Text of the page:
A proposed Mayan tourist train in Mexico’s Yucatan peninsula has divided residents in one of the country’s poorest regions, known for its indigenous uprisings.
“The train will no longer come through here,” rejoiced Guadalupe Caceres, 64, at news that the original route was being modified and would no longer pass through her home.
“We’ve lost, goodbye modernity,” responded locksmith Ruben Angulo, 49, who was hoping to be rehoused but still has his eyes on one of the half-million jobs the government has promised.
The mega works that will cover a 1,500-kilometer loop around the Yucatan peninsula was the signature proposal of President Andres Manuel Lopez Obrador in 2019 to serve the popular tourist hub that includes seaside resorts Cancun and Tulum, as well as the Mayan archeological ruins of Chitzen Itza and Palenque.
“Yes, there will be (modernity), but not at the expense of my house,” said Caceres.
She took her objection to the courts and the train will no longer pass through the center of Campeche, a fortified colonial town where one of the 15 Mayan Train stations will be located, but will now remain on the outskirts
Lopez Obrador described the $10 billion train project — one of the biggest in Latin America — as “an act of justice” for the states of Chiapas, Tabasco, Campeche, Yucatan and Quintana Roo.
Poverty in the region of 13 million people is over 50 percent, and reaches 75 percent in Chiapas. Public transport in the region is poor and some of the best sites to visit are far from the main cities.
Many in the region reject the left-wing nationalist president’s claims the train will improve their lives.
The project’s detractors include environmentalists, indigenous people, government opponents and even the EZLN former guerrilla movement.
The project faces 25 legal challenges accusing it of violating environmental and housing rights. “We twisted the government’s arm,” said Caceres triumphantly.
Mexico’s center for environmental rights, which launched one of the legal challenges, highlighted the cutting down of trees in protected areas and the fragmentation of ecosystems that could turn them into “biologically degraded and inhospitable” places.
The challenge also pointed to the potential effects on water bodies, animal species in danger of extinction and mangroves.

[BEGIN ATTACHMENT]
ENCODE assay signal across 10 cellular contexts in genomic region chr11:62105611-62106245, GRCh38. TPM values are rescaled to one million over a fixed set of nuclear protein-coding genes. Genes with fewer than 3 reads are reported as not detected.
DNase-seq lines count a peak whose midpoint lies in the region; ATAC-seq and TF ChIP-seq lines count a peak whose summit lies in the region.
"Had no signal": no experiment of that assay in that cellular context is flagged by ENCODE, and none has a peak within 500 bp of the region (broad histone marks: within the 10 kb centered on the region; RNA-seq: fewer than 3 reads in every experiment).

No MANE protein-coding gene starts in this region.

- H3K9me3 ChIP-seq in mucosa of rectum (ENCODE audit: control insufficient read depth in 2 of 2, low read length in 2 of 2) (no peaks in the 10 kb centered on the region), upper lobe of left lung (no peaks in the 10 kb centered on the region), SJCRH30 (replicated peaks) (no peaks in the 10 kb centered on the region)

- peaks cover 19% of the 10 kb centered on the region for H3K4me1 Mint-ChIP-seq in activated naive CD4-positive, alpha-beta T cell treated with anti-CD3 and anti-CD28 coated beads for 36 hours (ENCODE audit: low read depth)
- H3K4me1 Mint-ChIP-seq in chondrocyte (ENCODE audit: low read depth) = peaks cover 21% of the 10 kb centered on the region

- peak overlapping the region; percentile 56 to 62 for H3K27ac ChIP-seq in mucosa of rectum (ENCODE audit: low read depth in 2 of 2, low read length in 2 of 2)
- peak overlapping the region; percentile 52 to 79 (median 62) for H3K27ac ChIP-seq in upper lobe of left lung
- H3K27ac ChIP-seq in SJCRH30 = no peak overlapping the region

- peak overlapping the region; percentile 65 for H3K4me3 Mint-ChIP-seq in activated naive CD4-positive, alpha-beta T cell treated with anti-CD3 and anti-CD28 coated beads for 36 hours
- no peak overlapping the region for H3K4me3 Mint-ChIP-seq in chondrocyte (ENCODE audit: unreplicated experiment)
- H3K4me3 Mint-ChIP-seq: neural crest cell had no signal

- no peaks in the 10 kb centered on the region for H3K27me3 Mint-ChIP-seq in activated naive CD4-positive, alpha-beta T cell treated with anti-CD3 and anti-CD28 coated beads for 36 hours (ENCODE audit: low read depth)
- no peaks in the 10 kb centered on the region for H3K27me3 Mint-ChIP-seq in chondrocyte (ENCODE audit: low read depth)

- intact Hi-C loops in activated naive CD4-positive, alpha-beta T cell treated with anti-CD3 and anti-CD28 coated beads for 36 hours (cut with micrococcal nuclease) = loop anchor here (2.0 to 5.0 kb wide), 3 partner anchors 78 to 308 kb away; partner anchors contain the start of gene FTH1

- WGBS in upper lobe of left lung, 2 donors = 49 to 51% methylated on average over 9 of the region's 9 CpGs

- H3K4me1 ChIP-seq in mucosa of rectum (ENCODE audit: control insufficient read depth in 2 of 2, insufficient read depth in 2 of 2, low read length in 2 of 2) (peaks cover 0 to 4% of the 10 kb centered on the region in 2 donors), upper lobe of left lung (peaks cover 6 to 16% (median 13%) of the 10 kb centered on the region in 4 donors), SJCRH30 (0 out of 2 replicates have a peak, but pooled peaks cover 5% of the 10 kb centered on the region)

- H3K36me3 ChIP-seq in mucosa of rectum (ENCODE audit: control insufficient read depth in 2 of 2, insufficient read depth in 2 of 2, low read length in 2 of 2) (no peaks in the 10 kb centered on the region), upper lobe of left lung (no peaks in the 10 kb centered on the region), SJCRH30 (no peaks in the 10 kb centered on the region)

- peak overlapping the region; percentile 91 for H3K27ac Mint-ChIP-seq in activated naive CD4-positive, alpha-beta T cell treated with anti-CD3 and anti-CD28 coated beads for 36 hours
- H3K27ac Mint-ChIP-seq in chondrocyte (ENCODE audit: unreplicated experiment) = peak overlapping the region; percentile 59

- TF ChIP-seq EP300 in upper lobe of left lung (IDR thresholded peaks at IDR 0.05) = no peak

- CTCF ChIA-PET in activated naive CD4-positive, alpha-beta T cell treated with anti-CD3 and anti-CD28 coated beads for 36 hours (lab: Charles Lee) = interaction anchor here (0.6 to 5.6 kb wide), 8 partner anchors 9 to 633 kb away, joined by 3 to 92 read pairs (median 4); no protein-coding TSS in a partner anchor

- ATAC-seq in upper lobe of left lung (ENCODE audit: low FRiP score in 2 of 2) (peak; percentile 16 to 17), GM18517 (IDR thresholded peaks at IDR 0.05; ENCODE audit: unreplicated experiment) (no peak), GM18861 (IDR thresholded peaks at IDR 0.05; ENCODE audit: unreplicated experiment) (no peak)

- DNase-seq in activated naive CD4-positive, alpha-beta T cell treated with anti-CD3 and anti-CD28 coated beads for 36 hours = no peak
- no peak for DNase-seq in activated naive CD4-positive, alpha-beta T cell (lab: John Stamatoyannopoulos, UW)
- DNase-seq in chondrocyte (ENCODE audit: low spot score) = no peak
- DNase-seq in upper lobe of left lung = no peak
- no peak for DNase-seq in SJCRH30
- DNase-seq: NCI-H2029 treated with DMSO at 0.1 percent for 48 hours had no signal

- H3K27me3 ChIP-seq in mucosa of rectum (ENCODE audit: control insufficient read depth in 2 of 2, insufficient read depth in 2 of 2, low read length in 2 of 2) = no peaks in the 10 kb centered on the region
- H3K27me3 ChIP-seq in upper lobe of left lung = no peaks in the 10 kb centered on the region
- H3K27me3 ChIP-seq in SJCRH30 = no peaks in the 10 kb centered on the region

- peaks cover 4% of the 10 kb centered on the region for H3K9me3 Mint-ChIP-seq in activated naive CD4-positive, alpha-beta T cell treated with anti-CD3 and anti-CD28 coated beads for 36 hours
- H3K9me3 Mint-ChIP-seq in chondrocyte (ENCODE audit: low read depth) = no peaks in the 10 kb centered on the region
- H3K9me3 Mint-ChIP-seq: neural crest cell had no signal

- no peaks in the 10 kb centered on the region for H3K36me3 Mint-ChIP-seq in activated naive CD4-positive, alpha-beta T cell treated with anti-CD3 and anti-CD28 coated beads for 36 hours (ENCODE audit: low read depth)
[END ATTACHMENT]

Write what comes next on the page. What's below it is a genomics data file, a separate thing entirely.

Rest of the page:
Some 200 kilometers from Campeche lies another train station in Candelaria, close to the border with Guatemala. In a poor area without running water, 500 farmers have held a contractor’s excavator hostage since September, demanding compensation for the project cutting their village in two.
“Until this problem is resolved, we won’t let the works begin,” said Erendira Ocana, 30, from under a huge mahogany tree. A 227 kilometer long section — the first of seven — is due to pass through this point and is supposed to be operational in 2023.
Although the train does not pass through San Cristobal de las Casas, the Chiapas fiefdom of the Zapatista Army of National Liberation (EZLN), the former guerrillas have been active in opposing the project in the courts.
Faced with these challenges, Lopez Obrador declared his mega-projects a “national security” issue in November so that his opponents “could not prevent them.” The army has been enlisted to build tracks while Franco-Canadian firm Alston-Bombardier has been contracted to make 42 trains.
According to Fonatur, the body tasked with delivering the project, it has the support of the majority of local residents.
In an attempt to appease environmentalists, Fonatur said it would extend Mexico’s largest tropical forest reserve, Calakmul, by 730,000 hectares to 1.2 million hectares.
Authorities have also announced plans to protect Mexico’s heritage in the face of a wave of tourists. Thousands of remains have been found during excavations.
Cancun and Tulum already attract 12 million tourists a year, although the tourist industry is controlled by major hotel chains. With an estimated 31 million visits in 2021, tourism will account for almost eight percent of Mexico’s GDP.
The train will “reconfigure the Yucatan peninsular and its repercussions will be long-term … it could go quite well or be disastrous,” warned Etienne von Bertrab, a professor of political ecology at University College London.
In Pixoyal, near Campeche, Guadalupe Perez feels like she has won the lottery and cannot wait for the train to arrive.
She is due to be moved to one of the new houses the government is providing for hundreds of families. Perez also sold food to the construction workers building the new homes.
“I wanted to set up a business selling food. I never gave up,” she said from what will be her new kitchen.
by Alexander MARTINEZ